Lost in translation

One of the biggest struggles of the project has been interpreting the two names written in unfamiliar alphabets.  The inscriptions, in Hebrew and Devanagari (an North Indian script) are together on the South Wall.

The Hebrew proved fairly easy to decipher and match to a former pupil.  The first name is undoubtedly ‘Yosef’  with the obvious English equivalent of ‘Joseph’.  The consonants of the surname read ‘P or F, S, T, N’.  There is a vowel sign near the last syllable which means that the name probably ends in ‘ton’.  We briefly thought the surname might be ‘Thurston’ as the ‘Th’ sound does not really exist in Hebrew and an ‘F’ sound could have been an innovative replacement.  However, our Joseph Thurston was at the school in the early 18th Century and it seemed unlikely that a single name from a much earlier period would have survived.  Taking a second look through the Old Westminsters named ‘Joseph’ (there were only 107 up until the end of the 19th Century!) we realised that the surname was probably ‘Preston’.  Having made the suggestion one of our Hebrew readers noted ‘I can see that there is a (silent) ‘schwa’ under the first letter of the surname, which makes it clearly Pr at the beginning’.  Preston’s clerical profession means that he may well have studied Hebrew whilst at the school.

PRESTON, JOSEPH, only son of Capt.Thomas Preston, Royal Navy, and his first wife Sophia, dau. of Joseph Clover ; b. 28 Dec 1826 ; adm. 11 Jan 1841 (G) ; rowed v.Eton 29 Jul 1845 ; Trinity Coll.Cambridge, adm.pens. 16 Jun 1845 ; 33rd Wrangler 1849 ; BA 1849 ; MA 1852 ; ordained deacon 1860, priest 1861 (both London) ; Curate, St.Michael’s, Chester Square, London 1860-2, Wymondham, Norfolk 1863-6, Reymerston, Norfolk 1866-74, St.Helen’s, Norwich 1875-82 ; m. 29 Jul 1862 Marian Anne, sister of William Graham Green (qv) ; d. 13 Feb 1900.

The Devanagari script name has proved rather more difficult.  Jonathan Katz (former Master of the Queen’s Scholars) has provided invaluable help.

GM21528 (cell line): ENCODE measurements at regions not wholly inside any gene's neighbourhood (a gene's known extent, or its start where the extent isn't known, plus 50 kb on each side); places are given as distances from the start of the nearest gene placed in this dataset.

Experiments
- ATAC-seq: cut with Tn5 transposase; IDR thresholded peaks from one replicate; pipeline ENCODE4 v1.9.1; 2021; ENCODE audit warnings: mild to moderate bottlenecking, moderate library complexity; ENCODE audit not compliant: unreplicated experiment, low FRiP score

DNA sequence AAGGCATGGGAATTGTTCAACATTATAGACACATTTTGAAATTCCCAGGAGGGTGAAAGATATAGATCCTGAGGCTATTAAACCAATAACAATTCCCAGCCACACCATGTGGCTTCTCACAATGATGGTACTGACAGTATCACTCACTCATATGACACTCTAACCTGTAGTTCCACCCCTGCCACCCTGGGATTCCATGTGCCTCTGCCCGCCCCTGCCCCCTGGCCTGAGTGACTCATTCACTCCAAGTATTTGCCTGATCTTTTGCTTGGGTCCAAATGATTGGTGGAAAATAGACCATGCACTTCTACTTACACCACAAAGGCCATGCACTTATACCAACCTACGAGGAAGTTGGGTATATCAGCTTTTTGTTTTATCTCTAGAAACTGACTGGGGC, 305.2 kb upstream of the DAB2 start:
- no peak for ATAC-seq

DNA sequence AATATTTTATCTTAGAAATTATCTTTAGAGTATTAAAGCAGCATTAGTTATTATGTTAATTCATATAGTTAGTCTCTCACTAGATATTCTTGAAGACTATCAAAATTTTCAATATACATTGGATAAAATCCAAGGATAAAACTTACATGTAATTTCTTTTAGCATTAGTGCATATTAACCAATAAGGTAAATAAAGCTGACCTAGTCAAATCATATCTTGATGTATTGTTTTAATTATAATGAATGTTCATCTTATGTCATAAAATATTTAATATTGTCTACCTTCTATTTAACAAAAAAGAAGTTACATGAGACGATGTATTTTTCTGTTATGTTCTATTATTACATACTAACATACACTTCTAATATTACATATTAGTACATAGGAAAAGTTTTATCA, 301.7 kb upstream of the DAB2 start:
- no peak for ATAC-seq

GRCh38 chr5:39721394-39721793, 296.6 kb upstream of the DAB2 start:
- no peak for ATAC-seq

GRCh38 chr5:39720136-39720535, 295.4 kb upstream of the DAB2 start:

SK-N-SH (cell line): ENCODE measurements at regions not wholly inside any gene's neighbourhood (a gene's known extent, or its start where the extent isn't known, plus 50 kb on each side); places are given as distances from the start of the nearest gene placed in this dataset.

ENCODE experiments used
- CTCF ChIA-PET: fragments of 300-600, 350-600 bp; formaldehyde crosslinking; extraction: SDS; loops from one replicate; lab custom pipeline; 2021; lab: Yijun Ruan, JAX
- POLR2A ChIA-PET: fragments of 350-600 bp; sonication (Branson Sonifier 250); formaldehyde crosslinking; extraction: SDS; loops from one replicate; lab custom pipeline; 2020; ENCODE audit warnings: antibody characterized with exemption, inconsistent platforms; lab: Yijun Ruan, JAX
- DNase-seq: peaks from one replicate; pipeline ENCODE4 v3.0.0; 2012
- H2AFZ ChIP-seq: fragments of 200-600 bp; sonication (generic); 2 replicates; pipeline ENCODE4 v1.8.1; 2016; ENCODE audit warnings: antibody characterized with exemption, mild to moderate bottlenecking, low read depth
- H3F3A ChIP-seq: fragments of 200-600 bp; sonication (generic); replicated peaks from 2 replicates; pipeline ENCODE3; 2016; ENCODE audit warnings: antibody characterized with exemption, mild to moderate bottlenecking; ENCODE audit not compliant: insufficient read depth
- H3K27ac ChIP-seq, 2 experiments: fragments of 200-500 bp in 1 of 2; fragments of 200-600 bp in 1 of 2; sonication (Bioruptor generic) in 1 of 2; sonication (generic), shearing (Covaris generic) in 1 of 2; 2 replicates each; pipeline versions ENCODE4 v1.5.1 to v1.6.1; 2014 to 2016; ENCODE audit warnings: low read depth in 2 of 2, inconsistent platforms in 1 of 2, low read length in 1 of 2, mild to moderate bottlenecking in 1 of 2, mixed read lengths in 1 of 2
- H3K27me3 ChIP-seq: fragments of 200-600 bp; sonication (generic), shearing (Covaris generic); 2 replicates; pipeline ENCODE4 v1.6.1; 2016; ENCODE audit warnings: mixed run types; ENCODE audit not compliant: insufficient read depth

He first wrote:

‘In the Indian one, as we’re dealing with a name which may not even be Indian, it’s not possible for me to say what ‘language’ the inscription represents…But the two initials are E (but would be pronounced ‘ay’ as in ‘lane’ if this were read out as an Indian would read it) and R. So we may have A.R. rather than E.R. The surname appears to be something like ‘Galdan’. The vowels would both be pronounced like the ‘u’ of ‘butter’…There is a possibility that despite the very competent lettering, the wrong letters have been used, and the name might be something like Malden or Yelden. But as it stands that first letter is ‘g’.’

Now there is an OW with the surname ‘Goolden’ which appears a good fit.  But his first name was ‘Charles’.  Moreover he already features on the North Wall leading up school.  Focusing this time on the initials and looking at pupils who were near contemporaries of Preston (as what we have is a clear example of one-upmanship!) we have settled on the following pupil as the best fit:

GLYN, EGERTON ROBERT, youngest son of Thomas Clayton Glyn (qv) ; b. 23 Jan 1827 ; adm. 5 Jul 1837 (G) ; QS 1841 ; rowed against Eton 1 Aug.1843 ; left 1844 ; at Haileybury Coll. 1845-6 ; Writer, EICS Bombay 1847 ; Third Assistant to Collector, Kaira 1848 ; Second Assistant to Collector, Surat 1849 ; d. at Bombay 8 Sep 1852.

Glyn’s later career working for the East India Company in Bombay supports this theory.  However, as Jonathan Katz points out ‘it is really hard to see that penultimate letter as anything other than a d, actually a ‘cerebral’ or ‘retroflex’ d, which would be the normal way of representing an English d in an Indian script.’

Still, it’s the best solution we’ve got thus far.  And as Jonathan has kindly suggested:

‘I suppose one could imagine a scenario in which Glyn had done some very elementary and misguided letter-searching and then instructed an otherwise innocent carver (or a superb imitator, perhaps working from a tracing, or …) to go ahead with a mistaken model.’

Further suggestions as to the former pupil behind the Devengari script name would be most welcome!